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Neil Levy on Addiction

In a fascinating paper presented at the St Cross Ethics Seminar in Oxford, on 27 March 2014, Professor Neil Levy (Oxford and Melbourne) sought to solve the following puzzle about addicts: on the one hand, addicts are thought to lack control, but on the other they appear to engage in the kind of reason-responsive behaviour typical of rational agents (for example, many addicts for a small financial incentive will avoid the objects to which they are addicted).

Levy’s central claim was that addicts do lack control, but that this lack of control consists in a lack of control over belief-formation, leading to a change of mind – or ‘judgement-shift’. So addicts are rational in so far as they are acting on the basis of their current beliefs about what is best for them. 

In elucidating the mechanism of addiction, Levy used the notion of the brain as a ‘predictive mechanism’ which seeks to explain input at the sub-personal level. Any failure to explain is then referred upwards, until eventually it reaches the personal or conscious level. If the error is sufficiently large, the agent’s mental system may then shift to another causal model, which may well be in an unstable state (so addicts’ minds may change back again, for example, after they’ve indulged). 

Levy also explained the role of the mesolimbic dopamine system in addiction. This system establishes a link in our minds between pleasurable objects and signals of their availability. So the system will become active, for example, when the addict sees a needle, or her drug-dealer. According to Levy, the system is concerned not with reward-prediction, but with error-prediction, and in addicts it is highly dysfunctional because addictive drugs hijack it, leading to beliefs about the value of drugs which are in effect delusional. The addict in a sense ‘forgets’ her earlier beliefs about the bad effects of drugs on her health and family life, and so on. Things are exacerbated by effects similar to those found in ‘ego-depletion’, which also involves a form of judgement-shift. This has the result that once one has taken the drug a few times, one is more likely to take it next time the opportunity arises. On this model, then, temptation is a prediction-error, ego-depletion weakens ‘top-down’ or personal influence on behaviour, and this leads to a judgement shift in valuation of the drug. The addict changes her mind, but not in response to new information, and it is in this that the loss of control primarily consists. 

As Levy accepts, his model is heavily Socratic (or, if you prefer, Platonic or Aristotelian). The addict is not doing what she straightforwardly believes to be worse for her overall. One obvious problem for the Socratic model of irrational behaviour is that people acting irrationally – from weakness of will, for example – will often say, as they are acting, ‘I know that this is bad for me’. So how can there be a judgement-shift in such cases?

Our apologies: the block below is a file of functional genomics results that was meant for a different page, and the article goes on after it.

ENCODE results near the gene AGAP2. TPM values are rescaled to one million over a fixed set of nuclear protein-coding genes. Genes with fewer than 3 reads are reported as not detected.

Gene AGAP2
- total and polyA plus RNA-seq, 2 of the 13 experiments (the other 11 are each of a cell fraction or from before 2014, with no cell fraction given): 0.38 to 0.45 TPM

Here, Levy pointed out how bad we often are at introspection, and in particular at working out what we believe. Self-deception is as common a phenomenon as weakness of will. I am inclined to agree that the Socratic model is not as obviously mistaken as philosophers often assume. Consider someone who smokes (an addict?), and who is often heard to say that she knows smoking is overall bad for her. Now imagine that this person is taken on a tour of the bronchial ward at her local hospital. It seems to me not entirely unlikely that, after that visit, she might say: ‘I thought I knew what it was for smoking to be bad for me. But I didn’t. I didn’t fully understand what I was really doing’. Likewise, it would not seem to me clearly absurd to suggest that an addict, whose relationship with her young child is being destroyed by her addiction, should, when faced with temptation, watch a movie of that child on her mobile ‘phone. I am not saying this strategy will work (though I’d be interested to know if it would). But the fact that it’s not absurd itself suggests that the judgement-shift model of addiction isn’t absurd either.

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2 Comment on this post

  1. “So addicts are rational in so far as they are acting on the basis of their current beliefs about what is best for them. ”

    Are you familiar with Ole-Jørgen Skog’s 199 paper “Hyperbolic discounting, willpower, and addiction”? It has a lot of interesting reflection on time preferences in relation to addiction, and he argued convincingly that you can’t argue rationally for having a longer time perspective, unless you view patience as a good in itself, independent of any good things will result from having it.

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